Lakeview Energy, LLC is expanding its biofuel operations to Moberly.  After announcing its purchase of the former biodiesel plant at 607 West Fowler Road last week, Lakeview has already begun upgrades to the facility.

Grant Gerlock/Harvest Public Media


The U.S. Environmental Protection Agency is proposing some changes to its federal ethanol policy.

The agency proposed a cut to the amount of corn ethanol oil companies are required to blend in to our gasoline, as well as ambitious targets for low-carbon cellulosic ethanol, which is produced from grasses and other inedible parts of plants.

Under the Microscope: MU Researcher Experiments with Switchgrass for Biofuel

Apr 2, 2015
Brianna Schroer

Veterinarian Lynn Steele grows switchgrass on his farm to feed his hundred head of cattle.  He favors the wild-growing grass over other commercial feeds because it’s cheap.

“Even when the price is high [for switchgrass], it’s 4, 5, 6 dollars a pound for seed,” Steele said. “Indian grass and Big Blue Stem 12 and 15 dollars a pound. You get quite a bit of investment there.”

Missouri Gov. Jay Nixon is in line to serve as a leader of the Governors' Biofuels Coalition.

Wes Agresta / Argonne National Laboratory

A project to use a giant grass for a biofuel is back on the drawing board after several problems arose during a test burn.

Kristofor Husted / KBIA

Remember in the film Night of the Living Dead when the protagonist, Barbra, is running through the grassy hills to the forlorn farmhouse to escape her lumbering zombie of a brother?

Well, while recently reporting for Harvest Public Media, I spent time on farmland that looked eerily similar to the backdrop of George Romero's black and white magnum opus.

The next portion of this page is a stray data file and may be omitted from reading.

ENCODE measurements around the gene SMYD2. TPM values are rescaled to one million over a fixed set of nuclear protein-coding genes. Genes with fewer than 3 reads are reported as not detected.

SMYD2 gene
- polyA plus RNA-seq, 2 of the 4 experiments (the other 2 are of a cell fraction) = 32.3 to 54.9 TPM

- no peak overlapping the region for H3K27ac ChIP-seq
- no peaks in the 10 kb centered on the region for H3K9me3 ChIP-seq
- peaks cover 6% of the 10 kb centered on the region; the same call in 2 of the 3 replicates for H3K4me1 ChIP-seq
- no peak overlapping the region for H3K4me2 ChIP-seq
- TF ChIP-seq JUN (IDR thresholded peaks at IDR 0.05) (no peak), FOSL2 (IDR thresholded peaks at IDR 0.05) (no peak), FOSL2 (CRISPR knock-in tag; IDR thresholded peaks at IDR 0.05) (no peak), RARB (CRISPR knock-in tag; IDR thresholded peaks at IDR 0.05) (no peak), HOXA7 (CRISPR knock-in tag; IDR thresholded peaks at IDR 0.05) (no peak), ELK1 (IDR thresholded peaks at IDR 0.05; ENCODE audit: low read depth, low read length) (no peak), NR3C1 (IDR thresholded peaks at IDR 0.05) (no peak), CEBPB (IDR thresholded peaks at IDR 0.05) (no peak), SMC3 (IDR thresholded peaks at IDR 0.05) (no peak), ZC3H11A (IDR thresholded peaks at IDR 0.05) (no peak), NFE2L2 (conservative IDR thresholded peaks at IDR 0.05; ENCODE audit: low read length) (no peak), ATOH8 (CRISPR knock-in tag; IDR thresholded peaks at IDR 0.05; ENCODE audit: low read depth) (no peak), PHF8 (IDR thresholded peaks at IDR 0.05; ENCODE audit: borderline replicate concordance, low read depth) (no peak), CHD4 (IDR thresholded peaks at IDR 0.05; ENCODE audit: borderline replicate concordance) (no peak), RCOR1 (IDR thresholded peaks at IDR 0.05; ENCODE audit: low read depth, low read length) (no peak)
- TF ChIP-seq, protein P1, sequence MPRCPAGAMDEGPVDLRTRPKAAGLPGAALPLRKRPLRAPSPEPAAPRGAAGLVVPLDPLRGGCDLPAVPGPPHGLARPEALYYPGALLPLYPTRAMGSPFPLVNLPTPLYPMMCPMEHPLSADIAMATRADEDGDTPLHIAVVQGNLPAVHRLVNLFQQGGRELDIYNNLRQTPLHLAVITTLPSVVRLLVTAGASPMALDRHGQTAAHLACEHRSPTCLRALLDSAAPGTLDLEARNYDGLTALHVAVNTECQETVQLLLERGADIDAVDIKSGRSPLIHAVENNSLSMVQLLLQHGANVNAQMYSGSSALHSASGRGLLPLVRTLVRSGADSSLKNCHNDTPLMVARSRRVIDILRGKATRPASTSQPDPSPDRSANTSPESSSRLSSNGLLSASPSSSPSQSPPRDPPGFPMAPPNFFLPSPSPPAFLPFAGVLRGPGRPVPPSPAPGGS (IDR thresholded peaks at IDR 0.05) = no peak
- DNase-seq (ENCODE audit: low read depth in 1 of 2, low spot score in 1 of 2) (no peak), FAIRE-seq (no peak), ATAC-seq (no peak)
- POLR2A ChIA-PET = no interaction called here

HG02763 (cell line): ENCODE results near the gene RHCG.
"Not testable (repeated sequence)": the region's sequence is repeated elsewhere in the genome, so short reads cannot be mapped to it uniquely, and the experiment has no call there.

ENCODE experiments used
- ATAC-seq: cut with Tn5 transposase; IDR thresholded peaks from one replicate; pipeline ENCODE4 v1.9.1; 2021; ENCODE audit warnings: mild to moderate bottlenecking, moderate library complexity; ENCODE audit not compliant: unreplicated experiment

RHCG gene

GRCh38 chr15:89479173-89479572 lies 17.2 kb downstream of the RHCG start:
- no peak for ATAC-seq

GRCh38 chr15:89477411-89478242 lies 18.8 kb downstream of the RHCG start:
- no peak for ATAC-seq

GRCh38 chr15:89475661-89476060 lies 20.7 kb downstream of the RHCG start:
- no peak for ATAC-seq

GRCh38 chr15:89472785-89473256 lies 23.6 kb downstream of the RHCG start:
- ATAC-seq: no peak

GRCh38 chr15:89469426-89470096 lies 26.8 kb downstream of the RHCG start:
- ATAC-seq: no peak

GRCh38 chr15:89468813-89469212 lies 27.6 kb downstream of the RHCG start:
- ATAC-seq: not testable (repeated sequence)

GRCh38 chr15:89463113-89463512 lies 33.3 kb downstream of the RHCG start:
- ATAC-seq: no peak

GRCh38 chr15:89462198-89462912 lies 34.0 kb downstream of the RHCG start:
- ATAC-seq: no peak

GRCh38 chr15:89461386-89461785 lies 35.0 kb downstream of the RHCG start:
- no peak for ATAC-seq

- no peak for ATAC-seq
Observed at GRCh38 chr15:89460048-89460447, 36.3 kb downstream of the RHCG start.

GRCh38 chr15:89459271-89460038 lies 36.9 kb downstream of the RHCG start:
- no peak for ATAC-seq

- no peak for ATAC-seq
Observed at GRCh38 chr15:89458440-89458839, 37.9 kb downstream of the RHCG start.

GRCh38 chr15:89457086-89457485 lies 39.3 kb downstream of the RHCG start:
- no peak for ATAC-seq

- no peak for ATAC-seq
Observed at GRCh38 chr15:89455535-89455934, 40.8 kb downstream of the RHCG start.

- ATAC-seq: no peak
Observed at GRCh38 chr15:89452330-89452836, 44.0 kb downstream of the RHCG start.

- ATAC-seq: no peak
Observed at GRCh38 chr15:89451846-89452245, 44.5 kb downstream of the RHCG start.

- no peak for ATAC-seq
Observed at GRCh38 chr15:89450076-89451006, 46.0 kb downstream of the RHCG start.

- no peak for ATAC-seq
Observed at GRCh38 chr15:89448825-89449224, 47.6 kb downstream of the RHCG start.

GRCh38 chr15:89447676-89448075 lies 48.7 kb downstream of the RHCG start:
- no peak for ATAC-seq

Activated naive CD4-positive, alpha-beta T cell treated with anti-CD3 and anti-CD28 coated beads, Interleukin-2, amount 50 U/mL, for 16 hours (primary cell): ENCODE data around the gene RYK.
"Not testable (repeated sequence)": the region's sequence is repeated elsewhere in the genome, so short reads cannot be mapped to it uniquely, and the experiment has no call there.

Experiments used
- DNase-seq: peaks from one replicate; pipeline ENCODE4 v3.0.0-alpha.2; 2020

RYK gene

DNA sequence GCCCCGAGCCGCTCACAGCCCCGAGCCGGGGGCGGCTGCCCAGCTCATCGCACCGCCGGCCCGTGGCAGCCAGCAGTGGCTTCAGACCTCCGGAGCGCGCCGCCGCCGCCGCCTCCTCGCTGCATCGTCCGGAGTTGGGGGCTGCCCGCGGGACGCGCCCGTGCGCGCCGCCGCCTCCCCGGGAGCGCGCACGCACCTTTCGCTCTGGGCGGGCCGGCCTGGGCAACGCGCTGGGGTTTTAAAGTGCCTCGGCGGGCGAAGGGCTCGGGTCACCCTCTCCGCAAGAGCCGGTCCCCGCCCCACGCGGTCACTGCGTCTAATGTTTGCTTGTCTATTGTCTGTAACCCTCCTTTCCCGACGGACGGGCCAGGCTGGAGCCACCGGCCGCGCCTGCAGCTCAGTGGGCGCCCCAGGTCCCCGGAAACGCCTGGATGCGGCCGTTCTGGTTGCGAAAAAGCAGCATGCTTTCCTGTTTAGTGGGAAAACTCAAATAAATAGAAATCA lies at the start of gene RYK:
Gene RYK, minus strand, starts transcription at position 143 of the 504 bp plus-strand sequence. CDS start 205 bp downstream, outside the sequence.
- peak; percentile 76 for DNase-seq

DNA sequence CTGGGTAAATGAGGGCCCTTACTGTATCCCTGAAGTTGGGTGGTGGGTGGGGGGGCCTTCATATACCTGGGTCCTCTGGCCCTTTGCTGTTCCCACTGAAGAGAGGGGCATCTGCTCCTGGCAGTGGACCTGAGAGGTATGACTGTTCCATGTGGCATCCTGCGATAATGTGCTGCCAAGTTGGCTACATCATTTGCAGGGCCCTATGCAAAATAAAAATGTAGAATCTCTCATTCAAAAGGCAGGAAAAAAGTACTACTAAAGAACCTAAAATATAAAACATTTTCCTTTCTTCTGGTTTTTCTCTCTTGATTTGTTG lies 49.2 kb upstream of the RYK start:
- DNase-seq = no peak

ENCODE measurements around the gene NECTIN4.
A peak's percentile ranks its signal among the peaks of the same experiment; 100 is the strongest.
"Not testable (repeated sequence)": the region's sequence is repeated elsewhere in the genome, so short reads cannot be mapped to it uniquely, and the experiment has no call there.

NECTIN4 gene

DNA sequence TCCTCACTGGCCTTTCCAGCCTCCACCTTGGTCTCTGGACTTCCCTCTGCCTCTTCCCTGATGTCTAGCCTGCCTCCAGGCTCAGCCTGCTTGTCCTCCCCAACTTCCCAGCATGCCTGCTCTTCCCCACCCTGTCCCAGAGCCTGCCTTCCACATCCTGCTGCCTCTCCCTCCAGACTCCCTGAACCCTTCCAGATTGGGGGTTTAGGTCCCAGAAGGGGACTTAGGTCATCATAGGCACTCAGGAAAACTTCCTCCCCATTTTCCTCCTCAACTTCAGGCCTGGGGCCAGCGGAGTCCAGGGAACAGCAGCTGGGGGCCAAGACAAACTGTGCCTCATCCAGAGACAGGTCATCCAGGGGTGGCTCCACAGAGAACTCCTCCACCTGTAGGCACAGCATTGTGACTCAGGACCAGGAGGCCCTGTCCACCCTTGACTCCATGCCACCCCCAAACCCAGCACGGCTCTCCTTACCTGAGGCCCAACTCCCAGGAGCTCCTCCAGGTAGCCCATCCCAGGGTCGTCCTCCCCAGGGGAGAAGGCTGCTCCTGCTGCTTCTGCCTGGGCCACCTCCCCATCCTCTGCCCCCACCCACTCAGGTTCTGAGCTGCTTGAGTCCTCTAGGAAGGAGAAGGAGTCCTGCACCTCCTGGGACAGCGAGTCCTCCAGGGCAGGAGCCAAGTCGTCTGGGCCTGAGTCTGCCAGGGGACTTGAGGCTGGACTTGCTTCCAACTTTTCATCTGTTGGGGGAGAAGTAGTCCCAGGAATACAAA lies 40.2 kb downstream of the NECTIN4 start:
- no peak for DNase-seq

Kristofor Husted / KBIA

In the parched, rolling hills of western Missouri, you might expect to see a desolate scene after this summer’s drought. But in this field, hip-high native grass sways across the landscape like seaweed in the ocean.

Wayne Vassar is growing these native plants for biofuel.

“They’ve had corn or soy on (this land) in the past,” he said, “and what’s happened was when you have these kinds of slope it erodes pretty rapidly and you lose a lot of your fertility as the top soil goes down the hill.”

Farmland experts call this kind of land “marginal land.” The hills make it difficult for the soil to hold onto the topsoil nutrients. And along the rivers and other flood plains, frequent flooding can deprive plants the oxygen they need to survive. It all adds up to an estimated 116 million acres in the central U.S.

Land like this might only produce a profitable harvest with traditional crops, like corn or soybeans, once or twice every five years. That’s quite a financial risk for farmers. So how can farmers avoid that risk factor and make sure such soils provide a consistent economic return?

Business Beat: February 8, 2012

Feb 8, 2012
Kathleen Masterson / Harvest Public Media

This week: Farmers buying up grain bins to help play the market. Plus, how refineries in Kansas and Iowa could help find another source of bio fuel.